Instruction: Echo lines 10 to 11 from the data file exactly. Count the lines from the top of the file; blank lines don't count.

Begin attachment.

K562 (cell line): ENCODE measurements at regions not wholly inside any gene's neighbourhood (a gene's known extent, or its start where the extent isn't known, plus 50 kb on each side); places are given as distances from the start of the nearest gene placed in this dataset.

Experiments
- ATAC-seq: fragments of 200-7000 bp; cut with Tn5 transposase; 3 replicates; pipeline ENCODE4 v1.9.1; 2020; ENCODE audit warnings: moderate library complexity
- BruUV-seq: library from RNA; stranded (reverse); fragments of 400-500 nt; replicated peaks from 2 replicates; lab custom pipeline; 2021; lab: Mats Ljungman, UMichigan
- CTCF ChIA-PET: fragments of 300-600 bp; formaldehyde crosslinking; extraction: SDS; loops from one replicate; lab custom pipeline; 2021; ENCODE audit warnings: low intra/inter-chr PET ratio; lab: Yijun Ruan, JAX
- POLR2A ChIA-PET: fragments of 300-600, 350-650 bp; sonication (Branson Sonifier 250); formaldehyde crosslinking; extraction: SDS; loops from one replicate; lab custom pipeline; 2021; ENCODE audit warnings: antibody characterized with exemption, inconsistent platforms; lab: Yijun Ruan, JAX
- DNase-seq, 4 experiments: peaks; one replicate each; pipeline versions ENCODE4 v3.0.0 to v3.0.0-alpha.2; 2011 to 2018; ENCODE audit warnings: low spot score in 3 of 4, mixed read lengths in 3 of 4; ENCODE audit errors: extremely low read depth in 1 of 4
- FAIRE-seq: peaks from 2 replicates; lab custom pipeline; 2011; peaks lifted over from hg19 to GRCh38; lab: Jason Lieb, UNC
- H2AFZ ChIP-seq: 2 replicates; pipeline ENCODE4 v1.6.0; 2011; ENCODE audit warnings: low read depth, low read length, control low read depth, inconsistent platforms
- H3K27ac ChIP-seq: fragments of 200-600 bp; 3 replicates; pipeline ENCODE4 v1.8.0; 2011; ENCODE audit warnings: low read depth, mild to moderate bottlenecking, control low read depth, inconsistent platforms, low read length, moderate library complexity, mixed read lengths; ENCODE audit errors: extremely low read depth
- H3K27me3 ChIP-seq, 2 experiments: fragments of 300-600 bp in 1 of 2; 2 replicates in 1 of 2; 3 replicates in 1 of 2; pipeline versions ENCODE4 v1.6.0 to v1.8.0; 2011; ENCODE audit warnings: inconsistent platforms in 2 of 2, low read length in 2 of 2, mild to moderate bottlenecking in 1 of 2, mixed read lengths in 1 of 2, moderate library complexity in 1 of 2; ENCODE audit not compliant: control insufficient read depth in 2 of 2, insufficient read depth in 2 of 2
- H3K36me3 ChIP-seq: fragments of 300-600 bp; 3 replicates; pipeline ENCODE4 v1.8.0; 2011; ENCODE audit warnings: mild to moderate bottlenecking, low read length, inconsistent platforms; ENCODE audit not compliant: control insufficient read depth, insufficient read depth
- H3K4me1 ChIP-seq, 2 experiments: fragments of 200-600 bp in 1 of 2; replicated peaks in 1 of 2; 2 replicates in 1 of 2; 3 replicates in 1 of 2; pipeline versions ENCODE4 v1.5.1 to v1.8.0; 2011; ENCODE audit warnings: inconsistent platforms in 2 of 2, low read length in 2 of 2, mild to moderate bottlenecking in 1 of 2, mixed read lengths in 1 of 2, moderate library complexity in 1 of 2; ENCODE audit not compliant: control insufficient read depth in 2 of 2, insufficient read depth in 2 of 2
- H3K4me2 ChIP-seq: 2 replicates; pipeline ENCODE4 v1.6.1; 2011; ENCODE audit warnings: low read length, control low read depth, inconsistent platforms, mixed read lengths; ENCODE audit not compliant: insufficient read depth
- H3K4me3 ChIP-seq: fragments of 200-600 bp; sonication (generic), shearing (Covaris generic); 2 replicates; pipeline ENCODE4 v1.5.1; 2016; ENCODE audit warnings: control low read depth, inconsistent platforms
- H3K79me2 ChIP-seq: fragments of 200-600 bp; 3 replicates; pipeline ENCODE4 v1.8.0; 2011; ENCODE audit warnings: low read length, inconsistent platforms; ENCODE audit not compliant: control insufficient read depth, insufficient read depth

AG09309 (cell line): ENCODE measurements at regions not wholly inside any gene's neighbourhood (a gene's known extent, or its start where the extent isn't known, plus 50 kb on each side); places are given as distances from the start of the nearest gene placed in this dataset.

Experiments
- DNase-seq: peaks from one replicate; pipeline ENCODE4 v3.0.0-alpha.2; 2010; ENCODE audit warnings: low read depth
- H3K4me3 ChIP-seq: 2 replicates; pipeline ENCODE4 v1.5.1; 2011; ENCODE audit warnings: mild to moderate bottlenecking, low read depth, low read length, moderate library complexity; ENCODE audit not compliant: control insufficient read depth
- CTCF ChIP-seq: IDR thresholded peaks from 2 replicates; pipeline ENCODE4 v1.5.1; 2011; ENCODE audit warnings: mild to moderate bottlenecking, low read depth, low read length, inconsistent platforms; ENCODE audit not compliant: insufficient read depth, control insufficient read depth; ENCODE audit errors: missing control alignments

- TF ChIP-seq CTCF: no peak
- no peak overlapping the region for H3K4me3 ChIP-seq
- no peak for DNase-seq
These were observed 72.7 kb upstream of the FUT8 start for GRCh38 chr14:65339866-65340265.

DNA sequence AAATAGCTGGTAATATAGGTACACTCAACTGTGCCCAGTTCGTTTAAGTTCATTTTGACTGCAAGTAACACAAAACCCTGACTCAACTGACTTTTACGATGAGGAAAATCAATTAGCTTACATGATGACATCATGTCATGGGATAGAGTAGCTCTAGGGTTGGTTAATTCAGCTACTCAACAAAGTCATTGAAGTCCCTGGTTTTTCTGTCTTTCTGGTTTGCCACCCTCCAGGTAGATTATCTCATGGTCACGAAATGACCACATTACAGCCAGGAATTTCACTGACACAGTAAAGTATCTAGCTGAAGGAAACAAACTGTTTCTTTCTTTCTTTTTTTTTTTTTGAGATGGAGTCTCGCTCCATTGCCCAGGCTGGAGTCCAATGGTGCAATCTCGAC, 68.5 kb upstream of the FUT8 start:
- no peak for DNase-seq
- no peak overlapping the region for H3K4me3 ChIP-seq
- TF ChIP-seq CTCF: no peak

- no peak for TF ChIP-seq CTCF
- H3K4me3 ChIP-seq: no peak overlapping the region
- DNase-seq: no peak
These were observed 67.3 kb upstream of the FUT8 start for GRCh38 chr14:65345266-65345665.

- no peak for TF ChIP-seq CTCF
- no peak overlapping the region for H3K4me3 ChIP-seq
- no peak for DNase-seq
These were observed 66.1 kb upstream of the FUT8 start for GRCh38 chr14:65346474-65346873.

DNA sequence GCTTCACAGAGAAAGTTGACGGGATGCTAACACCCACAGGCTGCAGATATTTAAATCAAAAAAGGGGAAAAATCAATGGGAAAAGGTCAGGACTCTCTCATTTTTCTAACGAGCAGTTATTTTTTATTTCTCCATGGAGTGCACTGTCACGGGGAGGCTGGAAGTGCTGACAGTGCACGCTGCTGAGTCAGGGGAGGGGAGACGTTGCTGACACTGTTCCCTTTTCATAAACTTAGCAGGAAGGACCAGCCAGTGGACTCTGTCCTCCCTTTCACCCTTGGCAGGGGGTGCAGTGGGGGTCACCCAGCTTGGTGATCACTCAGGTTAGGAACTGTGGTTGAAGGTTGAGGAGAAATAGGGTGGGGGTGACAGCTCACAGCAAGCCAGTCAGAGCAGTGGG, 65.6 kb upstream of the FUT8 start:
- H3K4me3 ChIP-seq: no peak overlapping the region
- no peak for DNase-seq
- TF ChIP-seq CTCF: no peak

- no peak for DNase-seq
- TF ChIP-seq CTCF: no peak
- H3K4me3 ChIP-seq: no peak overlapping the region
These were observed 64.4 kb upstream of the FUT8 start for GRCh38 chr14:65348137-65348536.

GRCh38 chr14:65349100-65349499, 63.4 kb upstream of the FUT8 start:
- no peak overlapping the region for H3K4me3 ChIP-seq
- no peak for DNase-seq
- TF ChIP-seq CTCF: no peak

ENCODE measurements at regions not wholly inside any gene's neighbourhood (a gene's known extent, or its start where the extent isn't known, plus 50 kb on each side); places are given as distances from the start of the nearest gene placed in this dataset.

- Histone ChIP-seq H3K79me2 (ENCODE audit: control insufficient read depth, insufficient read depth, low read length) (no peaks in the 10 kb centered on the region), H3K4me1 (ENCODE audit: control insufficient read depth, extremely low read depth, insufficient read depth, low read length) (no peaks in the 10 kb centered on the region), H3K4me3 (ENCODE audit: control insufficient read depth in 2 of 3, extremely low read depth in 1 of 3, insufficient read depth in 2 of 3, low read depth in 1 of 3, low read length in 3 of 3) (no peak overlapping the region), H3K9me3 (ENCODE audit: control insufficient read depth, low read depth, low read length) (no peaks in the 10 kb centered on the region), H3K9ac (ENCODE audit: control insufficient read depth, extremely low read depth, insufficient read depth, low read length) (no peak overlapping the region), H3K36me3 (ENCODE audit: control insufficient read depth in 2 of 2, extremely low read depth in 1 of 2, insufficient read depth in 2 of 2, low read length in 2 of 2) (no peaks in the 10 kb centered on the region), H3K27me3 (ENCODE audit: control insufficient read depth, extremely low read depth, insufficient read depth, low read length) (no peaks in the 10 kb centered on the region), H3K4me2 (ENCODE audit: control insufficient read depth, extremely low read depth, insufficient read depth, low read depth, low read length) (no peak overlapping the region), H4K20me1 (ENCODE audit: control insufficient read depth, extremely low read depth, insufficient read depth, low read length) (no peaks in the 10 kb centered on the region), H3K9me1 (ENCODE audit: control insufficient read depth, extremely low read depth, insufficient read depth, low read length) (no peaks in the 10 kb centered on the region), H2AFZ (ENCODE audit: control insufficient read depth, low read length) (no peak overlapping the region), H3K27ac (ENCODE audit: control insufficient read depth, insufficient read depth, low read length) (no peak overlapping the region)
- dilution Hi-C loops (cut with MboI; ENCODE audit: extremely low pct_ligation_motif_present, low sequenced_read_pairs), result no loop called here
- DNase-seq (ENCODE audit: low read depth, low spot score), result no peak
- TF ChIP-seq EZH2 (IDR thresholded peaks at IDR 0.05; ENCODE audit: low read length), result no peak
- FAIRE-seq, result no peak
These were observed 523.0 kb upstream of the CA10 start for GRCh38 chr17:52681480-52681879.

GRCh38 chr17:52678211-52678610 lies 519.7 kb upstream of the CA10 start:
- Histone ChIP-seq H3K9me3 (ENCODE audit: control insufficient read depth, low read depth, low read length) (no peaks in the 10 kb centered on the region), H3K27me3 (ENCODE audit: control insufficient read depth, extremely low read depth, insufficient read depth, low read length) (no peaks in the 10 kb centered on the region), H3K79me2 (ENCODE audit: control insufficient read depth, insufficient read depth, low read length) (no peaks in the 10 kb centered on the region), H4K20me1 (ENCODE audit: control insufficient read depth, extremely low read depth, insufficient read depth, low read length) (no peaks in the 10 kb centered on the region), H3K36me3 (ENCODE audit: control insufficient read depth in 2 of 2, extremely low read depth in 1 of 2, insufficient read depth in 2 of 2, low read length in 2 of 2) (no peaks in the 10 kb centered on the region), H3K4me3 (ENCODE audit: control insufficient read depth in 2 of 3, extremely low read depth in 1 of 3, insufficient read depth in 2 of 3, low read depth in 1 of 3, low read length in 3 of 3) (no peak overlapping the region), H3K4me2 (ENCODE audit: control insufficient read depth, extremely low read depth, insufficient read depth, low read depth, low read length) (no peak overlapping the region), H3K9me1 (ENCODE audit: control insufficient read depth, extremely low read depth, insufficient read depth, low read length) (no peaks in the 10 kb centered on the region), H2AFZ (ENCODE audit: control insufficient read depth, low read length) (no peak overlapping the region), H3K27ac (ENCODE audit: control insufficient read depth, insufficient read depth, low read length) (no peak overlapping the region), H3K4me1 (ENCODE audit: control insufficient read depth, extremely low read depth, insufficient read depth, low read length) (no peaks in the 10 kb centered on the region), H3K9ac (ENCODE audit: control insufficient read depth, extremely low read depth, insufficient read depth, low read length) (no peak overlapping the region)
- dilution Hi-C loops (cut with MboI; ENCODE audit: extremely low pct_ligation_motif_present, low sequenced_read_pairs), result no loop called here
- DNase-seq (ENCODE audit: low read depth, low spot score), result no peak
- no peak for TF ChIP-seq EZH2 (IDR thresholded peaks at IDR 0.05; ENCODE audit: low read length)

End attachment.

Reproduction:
- H3K27ac ChIP-seq: fragments of 200-600 bp; 3 replicates; pipeline ENCODE4 v1.8.0; 2011; ENCODE audit warnings: low read depth, mild to moderate bottlenecking, control low read depth, inconsistent platforms, low read length, moderate library complexity, mixed read lengths; ENCODE audit errors: extremely low read depth
- H3K27me3 ChIP-seq, 2 experiments: fragments of 300-600 bp in 1 of 2; 2 replicates in 1 of 2; 3 replicates in 1 of 2; pipeline versions ENCODE4 v1.6.0 to v1.8.0; 2011; ENCODE audit warnings: inconsistent platforms in 2 of 2, low read length in 2 of 2, mild to moderate bottlenecking in 1 of 2, mixed read lengths in 1 of 2, moderate library complexity in 1 of 2; ENCODE audit not compliant: control insufficient read depth in 2 of 2, insufficient read depth in 2 of 2